By Jeremy Hance
Malaysian officials admit the Bornean rhino may only be represented by three surviving captive animals
There are no Sumatran rhinos left in the wild in the Malaysian state of Sabah, confirmed Masidi Manjun, the Tourism, Culture and Environment Minister, over the weekend. In 2008, conservationists estimated there were around 50 rhinos in the state. Five years later, it dropped that estimate to just ten. Now, it's admitted the awful truth: the wild rhino is very likely gone.
"We are facing the prospect of our Sumatran rhinos going extinct in our lifetime,” Manjun noted at an environment seminar.
Sabah's rhino is a distinct subspecies of Sumatran rhino, known as the Bornean rhino (Dicerorhinus sumatrensis harrissoni), and it looks increasingly possible that the Bornean rhino may only be represented by three surviving individuals, all of which are held in fenced, natural conditions at the Borneo Rhinoceros Sanctuary (BRS) in Sabah. These include one male, Tam, and two females, Iman and Puntung.
"If numbers of baby Sumatran rhinos can quickly be boosted in the coming few years, there is still hope to save the species from extinction," said John Payne, the Executive Director of the Borneo Rhino Alliance (BORA) and one of the world's top experts on the species. "The only way now to achieve that is to use in vitro fertilization to produce the embryos and to have a few fertile females in well-managed fenced facilities, under excellent care, as the surrogate mothers."
Conservationists had hoped that Tam would be able to mate naturally with one of the females, however Iman is suffering from tumors in her uterus while Puntung has cysts, making natural reproduction next-to-impossible despite years of trying. Now, the team is turning to technology for hope. Payne said if in vitro fertilization works, "each mother could then bear and raise a baby every three years."
He added, however, that obstruction remains strong to this path.
"As long as prevailing resistance remains from the relevant governments, IUCN, and the big NGOs, then the species will go extinct, and those institutions, not poachers or oil palm producers, will have to shoulder most of the ensuing blame."
There may be a few more surviving Bornean rhinos, but these would be in Kalimantan or Indonesian Borneo. Two years ago, camera traps revealed at least one wild rhino in the state—after no records for decades. But it may only be that: just one.
Across the Java Sea, the Sumatran rhino is holding on by a thread. Conservationists estimate that less than a hundred rhinos survive on the Indonesia island of Sumatra today, split into fragmented populations spanning three national parks. Five of these rhinos, which belong to the subspecies Dicerorhinus sumatrensis sumatrensis, are also held in semi-captive conditions at the Sumatran Rhino Sanctuary, including a baby rhino born three years ago.
How did it come to this?
Once covered almost wholly in tropical rainforest, today much of Borneo's rainforest is either gone or heavily degraded. Beginning in the 1960s, large-scale logging cleared forests for consumption abroad, largely for export to Japan and the U.S. A study in 2013 found that 80 percent of Malaysian Borneo's forests, which includes Sabah and Sarawak, are heavily impacted by logging.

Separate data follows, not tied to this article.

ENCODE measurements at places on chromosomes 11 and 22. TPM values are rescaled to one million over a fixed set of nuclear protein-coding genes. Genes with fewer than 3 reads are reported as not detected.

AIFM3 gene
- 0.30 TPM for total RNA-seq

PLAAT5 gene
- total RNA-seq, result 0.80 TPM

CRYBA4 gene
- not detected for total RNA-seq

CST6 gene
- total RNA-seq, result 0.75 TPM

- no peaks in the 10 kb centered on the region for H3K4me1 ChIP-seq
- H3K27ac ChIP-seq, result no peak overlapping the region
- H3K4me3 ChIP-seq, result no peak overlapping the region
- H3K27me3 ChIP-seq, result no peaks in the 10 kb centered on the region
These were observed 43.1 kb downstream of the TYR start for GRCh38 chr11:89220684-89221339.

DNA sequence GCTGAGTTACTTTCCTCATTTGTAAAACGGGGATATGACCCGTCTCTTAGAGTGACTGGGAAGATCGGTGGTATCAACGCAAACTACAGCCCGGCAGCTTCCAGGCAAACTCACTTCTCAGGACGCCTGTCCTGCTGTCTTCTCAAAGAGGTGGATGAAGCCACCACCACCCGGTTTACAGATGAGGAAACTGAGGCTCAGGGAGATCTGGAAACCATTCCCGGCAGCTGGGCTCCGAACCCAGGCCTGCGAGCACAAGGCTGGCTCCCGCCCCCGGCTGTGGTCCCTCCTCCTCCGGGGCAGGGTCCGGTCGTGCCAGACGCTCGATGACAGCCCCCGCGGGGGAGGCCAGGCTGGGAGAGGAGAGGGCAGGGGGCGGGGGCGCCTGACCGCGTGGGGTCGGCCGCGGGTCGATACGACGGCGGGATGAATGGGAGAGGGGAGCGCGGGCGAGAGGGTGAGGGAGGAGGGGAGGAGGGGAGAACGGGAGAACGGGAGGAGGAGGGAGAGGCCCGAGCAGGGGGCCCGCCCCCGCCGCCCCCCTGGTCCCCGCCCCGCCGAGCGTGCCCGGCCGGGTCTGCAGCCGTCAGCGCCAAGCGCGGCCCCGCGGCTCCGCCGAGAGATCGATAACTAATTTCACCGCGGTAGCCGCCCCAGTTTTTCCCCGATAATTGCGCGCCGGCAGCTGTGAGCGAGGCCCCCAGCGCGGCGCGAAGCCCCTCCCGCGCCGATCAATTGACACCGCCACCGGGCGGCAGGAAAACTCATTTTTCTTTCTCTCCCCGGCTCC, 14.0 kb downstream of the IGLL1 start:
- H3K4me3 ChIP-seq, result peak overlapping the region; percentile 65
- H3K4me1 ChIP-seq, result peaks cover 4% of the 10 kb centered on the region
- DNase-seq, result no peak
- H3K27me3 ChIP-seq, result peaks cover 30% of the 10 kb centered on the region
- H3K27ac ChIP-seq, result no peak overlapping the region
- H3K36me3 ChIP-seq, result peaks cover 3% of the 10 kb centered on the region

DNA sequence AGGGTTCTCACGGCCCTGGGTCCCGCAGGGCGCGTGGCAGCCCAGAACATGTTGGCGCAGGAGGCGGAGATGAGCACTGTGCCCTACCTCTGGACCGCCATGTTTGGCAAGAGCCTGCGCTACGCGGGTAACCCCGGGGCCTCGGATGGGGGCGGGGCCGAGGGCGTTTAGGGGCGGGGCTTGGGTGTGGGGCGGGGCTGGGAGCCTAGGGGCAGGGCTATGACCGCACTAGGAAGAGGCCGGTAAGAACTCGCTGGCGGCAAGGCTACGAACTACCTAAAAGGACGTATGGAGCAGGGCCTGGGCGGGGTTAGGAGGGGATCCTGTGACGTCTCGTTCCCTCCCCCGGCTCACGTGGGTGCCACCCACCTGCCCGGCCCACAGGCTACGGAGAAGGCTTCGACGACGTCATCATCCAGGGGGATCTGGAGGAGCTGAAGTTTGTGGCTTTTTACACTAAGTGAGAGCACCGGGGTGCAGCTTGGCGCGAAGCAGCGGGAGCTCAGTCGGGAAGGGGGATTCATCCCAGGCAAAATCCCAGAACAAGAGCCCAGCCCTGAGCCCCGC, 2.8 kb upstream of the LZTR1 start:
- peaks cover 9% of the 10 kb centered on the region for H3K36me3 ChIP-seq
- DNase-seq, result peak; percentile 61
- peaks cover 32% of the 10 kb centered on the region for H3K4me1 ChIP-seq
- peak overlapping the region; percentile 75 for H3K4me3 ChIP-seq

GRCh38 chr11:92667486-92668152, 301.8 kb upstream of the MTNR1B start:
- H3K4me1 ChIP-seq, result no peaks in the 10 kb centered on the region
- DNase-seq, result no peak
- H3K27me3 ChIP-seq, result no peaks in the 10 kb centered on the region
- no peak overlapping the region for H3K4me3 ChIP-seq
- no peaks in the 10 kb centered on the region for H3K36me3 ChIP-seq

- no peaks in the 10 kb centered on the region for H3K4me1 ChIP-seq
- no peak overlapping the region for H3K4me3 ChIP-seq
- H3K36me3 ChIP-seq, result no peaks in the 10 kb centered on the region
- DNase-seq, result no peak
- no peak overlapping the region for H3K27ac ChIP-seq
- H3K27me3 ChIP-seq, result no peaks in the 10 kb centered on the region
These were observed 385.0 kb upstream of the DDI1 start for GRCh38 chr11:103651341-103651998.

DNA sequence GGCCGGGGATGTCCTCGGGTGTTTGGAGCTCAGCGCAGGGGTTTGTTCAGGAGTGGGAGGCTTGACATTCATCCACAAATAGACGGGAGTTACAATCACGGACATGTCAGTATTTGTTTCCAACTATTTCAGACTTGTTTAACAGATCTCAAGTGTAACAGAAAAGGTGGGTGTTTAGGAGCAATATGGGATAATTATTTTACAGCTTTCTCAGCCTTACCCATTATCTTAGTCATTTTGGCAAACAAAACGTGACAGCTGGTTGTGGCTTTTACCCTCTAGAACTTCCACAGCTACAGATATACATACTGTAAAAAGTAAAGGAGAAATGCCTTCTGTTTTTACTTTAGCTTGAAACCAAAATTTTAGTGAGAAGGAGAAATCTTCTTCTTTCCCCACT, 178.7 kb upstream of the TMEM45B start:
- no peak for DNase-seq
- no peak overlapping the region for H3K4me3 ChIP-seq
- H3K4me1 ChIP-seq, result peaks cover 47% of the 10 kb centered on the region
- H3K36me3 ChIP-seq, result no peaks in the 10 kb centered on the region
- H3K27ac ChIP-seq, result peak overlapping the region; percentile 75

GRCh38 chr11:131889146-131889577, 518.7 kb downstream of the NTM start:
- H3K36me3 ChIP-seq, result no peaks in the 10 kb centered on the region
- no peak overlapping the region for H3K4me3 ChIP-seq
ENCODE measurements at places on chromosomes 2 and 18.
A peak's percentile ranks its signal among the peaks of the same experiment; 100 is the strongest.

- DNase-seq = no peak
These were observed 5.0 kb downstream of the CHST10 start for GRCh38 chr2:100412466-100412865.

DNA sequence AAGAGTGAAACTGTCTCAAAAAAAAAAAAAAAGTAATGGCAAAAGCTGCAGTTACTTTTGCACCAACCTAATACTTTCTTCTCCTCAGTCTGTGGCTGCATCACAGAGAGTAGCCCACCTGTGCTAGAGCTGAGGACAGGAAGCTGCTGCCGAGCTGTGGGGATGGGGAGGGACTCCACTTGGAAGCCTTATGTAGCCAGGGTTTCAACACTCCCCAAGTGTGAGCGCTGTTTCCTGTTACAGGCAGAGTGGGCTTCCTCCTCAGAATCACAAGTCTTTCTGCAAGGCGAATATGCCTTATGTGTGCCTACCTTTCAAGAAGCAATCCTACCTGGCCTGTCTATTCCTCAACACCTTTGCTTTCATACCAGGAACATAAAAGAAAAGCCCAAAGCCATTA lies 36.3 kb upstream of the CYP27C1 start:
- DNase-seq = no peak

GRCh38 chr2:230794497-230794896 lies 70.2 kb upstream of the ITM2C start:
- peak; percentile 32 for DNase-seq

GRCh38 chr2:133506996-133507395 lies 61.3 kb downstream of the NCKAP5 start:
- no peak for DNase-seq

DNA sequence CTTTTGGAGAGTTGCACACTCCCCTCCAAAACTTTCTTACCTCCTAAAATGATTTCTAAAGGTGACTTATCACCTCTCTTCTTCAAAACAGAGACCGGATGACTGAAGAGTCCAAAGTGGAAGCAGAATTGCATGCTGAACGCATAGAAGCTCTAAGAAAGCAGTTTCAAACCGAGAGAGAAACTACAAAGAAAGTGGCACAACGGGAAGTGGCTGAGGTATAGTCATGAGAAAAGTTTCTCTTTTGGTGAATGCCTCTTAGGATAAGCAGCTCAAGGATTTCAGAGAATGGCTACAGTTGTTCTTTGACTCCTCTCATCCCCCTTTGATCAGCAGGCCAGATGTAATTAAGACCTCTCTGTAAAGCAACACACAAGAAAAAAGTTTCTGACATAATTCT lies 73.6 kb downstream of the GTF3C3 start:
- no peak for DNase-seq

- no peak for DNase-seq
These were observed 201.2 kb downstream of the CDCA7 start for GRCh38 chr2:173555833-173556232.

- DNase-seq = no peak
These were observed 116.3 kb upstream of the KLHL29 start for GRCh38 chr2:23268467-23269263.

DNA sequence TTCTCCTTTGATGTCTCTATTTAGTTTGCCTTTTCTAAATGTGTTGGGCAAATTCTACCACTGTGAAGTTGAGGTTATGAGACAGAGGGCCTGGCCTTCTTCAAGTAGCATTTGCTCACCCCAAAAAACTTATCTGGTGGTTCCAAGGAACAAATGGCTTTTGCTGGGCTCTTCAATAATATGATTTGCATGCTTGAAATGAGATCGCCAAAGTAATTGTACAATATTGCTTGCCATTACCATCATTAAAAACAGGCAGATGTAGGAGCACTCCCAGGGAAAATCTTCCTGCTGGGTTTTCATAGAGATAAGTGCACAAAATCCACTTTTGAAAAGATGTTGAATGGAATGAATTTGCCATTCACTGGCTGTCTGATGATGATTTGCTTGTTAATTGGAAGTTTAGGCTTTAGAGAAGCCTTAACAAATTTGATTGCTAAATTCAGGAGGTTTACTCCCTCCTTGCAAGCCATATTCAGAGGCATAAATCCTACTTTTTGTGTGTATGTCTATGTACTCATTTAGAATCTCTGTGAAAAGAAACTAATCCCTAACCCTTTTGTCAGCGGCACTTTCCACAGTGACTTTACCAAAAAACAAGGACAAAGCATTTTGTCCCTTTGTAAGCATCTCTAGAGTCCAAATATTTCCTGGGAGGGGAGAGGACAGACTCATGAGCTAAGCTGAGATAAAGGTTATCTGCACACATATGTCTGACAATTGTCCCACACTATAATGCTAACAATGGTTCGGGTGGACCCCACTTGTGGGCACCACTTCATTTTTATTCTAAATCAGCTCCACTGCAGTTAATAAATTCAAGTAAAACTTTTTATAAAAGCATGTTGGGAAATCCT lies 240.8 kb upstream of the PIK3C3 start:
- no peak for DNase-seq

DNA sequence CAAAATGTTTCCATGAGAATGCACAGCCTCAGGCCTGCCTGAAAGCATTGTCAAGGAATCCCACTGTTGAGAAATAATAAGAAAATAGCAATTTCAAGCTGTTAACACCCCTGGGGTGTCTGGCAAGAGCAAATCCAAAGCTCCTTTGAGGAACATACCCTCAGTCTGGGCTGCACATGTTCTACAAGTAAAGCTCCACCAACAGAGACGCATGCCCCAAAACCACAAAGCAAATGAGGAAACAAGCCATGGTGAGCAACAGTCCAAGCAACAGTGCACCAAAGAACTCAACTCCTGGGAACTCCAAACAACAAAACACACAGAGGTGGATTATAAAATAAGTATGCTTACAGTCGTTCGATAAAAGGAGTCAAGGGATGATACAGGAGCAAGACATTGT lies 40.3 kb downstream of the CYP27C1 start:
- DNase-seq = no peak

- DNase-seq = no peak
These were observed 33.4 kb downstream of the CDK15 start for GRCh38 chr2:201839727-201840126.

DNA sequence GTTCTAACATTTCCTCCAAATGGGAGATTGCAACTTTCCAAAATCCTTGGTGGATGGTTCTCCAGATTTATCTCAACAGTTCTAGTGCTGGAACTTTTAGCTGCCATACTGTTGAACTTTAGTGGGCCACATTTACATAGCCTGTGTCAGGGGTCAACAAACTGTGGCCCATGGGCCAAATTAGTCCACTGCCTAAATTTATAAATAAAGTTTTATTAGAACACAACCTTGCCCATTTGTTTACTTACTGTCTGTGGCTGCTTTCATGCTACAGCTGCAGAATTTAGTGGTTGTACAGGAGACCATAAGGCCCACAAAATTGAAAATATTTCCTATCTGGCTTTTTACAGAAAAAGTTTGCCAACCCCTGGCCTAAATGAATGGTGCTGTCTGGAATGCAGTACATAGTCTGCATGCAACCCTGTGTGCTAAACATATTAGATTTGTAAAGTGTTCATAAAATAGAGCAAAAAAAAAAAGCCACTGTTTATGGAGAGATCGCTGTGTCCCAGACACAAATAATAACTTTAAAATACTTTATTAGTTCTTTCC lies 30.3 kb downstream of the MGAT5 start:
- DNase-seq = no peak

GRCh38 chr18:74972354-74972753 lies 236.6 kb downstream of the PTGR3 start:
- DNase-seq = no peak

"The extent of logging in Sabah and Sarawak documented in our work is breathtaking," said the study's co-author Phil Shearman at the time of its release. "The logging industry has penetrated right into the heart of Borneo."
And then came palm oil. Beginning in the 1990s, this incredibly productive seed oil became a massive industry in Borneo—and a major driver of both deforestation and biodiversity loss. Between 1990 and 2000, scientists say that a stunning 86 percent of deforestation in Malaysia was due to oil palm plantations. Biodiversity has undeniably suffered. While logged forests could still maintain populations of many species, including rhinos, elephants, and orangutans, oil palm plantations are a biological desert in comparison. A study in 2008 found that palm oil plantations hemorrhaged 83 percent of lowland rainforest species after conversion, and more of big mammals and birds.
But John Payne said that deforestation played "no role at all" in the Bornean rhino's demise.
"The species was already doomed to extinction by the 1930s, during the last big wave of hunting by natives to supply the 1,000-plus year trade with China of rhino horn, whereby Chinaware was supplied to natives in return for horns," he said. "Rhinos wallow and doze through the middle part of the daylight hours, and would have been the easiest large animals to kill with spears before the advent of hunting dogs, metal and guns."
Payne also said that "closed canopy rainforest" was likely not the primary habitat for the Sumatran rhino in the past.
"What is surprising is that the species survived for so long after the end of the Pleistocene in the subsequent warmer, wetter conditions as closed canopy evergreen forest spread to cover Sumatra, Borneo and Peninsular Malaysia," he noted.
However, two other experts in Sabah, said that deforestation may have played a role in the extinction of the rhino, albeit a very secondary one.
Benoit Goossens, the director of the Danau Girang Field Center, said that outside of poaching "habitat destruction is the other reason we lost the Sumatran rhinoceros, leading mainly to habitat fragmentation of rhinoceros habitat...isolating individuals."
Marc Ancrenaz, the head of local NGO Hutan, added that deforestation and forest fragmentation allowed easier access for poachers into once remote forests.
"Habitat destruction means more contact between forest and non-forest habitats, more people close to the forest, more roads and easy ways to get access to remote places, more hunting," he said.
Still, Goossens and Ancrenaz agreed with Payne that poaching, and not deforestation, was the primary player in the demise of the Bornean rhinos. More....